SATURDAY, OCTOBER 1, 2016

Global teamwork and national tracking needed to stop fake drug problem

A national system to trace drugs from factory to patient is needed to stop fake drugs from entering the supply chain, according to a recent report by the Institute of Medicine.

The Institute of Medicine, an independent, nonprofit organization that provides unbiased advice to decision makers, produced the report at the request of the U.S. Food and Drug Administration to assess the public health effects of drugs that are counterfeit, substandard or falsified. Fake drugs can harm or kill patients and promote the emergence of drug resistance, the Journal of the American Medical Association reports.

The report said the first step in the U.S. is to create a drug tracking program that would allow for a drug to be tracked from manufacturer to patient.

Lawrence Gostin, the chair of the IOM committee that produced the report, said that globalization of the pharmaceutical manufacturing industry is contributing to the problem. In the now global industry, a drug ingredient could come from one country, while the pill could be made in a second country, packaged in a third and be sold by a website in a fourth, according to the Journal of the American Medical Association.

"The good news is that if we have the political will, we can do something about it," Gostin said, according to the Journal of the American Medical Association. "Our report offers a road map for that."

The report said that international cooperation is needed through strengthened regulatory systems that harmonize from government to government and common terms such as the term "substandard drugs" to refer to drugs that don't meet quality standards and the term "falsified drugs" to refer to products in which false identity or source representations have been made.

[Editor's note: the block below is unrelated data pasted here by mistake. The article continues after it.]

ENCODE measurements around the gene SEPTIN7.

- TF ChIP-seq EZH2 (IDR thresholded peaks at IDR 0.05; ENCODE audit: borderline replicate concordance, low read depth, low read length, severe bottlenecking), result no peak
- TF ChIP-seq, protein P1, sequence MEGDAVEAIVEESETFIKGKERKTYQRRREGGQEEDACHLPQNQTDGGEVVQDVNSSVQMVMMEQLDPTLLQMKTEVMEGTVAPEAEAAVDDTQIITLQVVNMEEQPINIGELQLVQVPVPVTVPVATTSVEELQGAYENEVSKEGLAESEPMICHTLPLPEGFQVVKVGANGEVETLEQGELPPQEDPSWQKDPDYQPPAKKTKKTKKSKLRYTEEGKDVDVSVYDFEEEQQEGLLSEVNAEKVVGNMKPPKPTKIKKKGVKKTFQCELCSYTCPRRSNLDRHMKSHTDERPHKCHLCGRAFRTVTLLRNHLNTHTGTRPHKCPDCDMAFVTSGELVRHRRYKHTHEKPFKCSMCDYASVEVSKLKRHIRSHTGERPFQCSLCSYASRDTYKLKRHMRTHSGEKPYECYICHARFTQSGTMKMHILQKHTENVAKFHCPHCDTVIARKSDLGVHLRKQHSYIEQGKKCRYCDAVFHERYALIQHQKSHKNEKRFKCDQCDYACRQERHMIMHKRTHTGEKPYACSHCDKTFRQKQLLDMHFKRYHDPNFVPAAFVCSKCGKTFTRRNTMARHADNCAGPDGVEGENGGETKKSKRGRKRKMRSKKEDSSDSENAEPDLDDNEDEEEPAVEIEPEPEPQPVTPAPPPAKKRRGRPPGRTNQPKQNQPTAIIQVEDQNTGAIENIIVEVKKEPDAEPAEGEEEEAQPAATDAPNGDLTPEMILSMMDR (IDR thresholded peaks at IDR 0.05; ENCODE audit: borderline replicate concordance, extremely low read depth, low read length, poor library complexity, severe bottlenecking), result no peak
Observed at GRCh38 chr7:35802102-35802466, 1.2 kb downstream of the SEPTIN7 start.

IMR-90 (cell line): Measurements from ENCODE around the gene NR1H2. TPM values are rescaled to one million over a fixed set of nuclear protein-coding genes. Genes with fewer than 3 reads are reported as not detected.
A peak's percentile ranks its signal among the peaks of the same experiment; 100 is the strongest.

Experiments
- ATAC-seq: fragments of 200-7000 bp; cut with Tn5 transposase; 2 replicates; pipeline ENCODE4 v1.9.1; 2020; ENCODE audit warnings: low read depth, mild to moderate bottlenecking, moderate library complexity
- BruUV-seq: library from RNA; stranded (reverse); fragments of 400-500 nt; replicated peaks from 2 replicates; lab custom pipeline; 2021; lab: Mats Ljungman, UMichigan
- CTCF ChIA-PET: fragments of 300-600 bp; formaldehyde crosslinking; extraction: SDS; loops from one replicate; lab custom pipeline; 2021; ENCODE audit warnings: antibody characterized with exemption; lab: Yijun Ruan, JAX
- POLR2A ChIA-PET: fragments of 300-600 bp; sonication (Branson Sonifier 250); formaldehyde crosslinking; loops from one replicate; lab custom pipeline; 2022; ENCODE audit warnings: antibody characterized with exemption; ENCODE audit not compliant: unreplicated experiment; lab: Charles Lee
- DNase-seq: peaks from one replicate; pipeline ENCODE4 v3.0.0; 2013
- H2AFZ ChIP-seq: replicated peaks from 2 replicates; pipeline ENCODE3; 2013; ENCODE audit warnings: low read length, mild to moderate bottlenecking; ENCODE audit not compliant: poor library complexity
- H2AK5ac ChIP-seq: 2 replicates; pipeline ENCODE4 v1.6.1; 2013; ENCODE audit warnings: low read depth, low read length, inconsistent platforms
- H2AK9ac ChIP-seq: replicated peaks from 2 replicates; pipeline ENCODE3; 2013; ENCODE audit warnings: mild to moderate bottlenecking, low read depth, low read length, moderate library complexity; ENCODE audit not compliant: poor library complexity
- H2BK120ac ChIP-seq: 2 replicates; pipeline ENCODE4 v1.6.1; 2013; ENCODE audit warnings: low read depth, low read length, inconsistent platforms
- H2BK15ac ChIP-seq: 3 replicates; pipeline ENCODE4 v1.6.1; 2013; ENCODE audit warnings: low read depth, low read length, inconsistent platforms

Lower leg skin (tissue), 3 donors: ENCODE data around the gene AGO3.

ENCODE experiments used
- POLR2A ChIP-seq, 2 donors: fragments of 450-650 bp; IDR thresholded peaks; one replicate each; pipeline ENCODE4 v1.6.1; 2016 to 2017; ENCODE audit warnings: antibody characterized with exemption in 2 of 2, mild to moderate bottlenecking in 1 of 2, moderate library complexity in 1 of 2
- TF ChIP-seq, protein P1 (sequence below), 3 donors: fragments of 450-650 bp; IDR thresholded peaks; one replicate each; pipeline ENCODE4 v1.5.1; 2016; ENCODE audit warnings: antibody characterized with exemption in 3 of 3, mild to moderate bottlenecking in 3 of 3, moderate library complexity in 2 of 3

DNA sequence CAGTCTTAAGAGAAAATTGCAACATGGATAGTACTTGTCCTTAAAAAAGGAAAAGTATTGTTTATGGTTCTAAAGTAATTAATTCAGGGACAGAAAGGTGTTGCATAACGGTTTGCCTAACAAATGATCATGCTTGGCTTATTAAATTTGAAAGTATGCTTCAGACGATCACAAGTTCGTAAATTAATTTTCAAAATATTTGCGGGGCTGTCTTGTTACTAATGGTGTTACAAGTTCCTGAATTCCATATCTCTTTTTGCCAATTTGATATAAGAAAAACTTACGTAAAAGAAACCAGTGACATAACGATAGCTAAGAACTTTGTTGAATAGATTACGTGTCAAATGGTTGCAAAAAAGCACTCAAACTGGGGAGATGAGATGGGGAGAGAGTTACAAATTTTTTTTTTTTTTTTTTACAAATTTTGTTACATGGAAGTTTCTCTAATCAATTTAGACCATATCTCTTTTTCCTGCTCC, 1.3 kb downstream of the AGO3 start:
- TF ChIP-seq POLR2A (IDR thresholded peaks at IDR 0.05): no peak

Gostin said fake drugs in lower-income countries have contributed to drug-resistant malaria and tuberculosis.

"These problems make people lose trust in the health system," Gostin said, the Journal of the American Medical Association reports.

Websites also play a significant role in selling fake drugs. An earlier European report found that more than half of drugs sold online are fake or substandard.

In the short-term, the report recommends that consumer education programs be established to alert patients that they can verify an online pharmacy is legitimate by using the National Association of Boards of Pharmacy's verified internet pharmacy practice sites.

"The best solution for now is to make consumers aware and give them a clear way to find an internet site that is reliable," Gostin said, according to the Journal of the American Medical Association.